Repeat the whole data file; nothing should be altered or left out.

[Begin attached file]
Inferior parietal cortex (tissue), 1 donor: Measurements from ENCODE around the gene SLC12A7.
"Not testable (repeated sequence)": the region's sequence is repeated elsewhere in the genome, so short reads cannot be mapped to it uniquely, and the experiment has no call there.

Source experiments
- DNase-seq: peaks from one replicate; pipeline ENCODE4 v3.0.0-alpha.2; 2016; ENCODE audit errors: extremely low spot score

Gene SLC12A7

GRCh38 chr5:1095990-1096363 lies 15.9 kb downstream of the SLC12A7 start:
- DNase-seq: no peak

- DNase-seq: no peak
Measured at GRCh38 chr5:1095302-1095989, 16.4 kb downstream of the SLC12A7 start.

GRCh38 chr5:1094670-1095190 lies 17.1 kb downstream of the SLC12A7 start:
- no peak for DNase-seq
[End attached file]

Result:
Inferior parietal cortex (tissue), 1 donor: Measurements from ENCODE around the gene SLC12A7.
"Not testable (repeated sequence)": the region's sequence is repeated elsewhere in the genome, so short reads cannot be mapped to it uniquely, and the experiment has no call there.

Source experiments
- DNase-seq: peaks from one replicate; pipeline ENCODE4 v3.0.0-alpha.2; 2016; ENCODE audit errors: extremely low spot score

Gene SLC12A7

GRCh38 chr5:1095990-1096363 lies 15.9 kb downstream of the SLC12A7 start:
- DNase-seq: no peak

- DNase-seq: no peak
Measured at GRCh38 chr5:1095302-1095989, 16.4 kb downstream of the SLC12A7 start.

GRCh38 chr5:1094670-1095190 lies 17.1 kb downstream of the SLC12A7 start:
- no peak for DNase-seq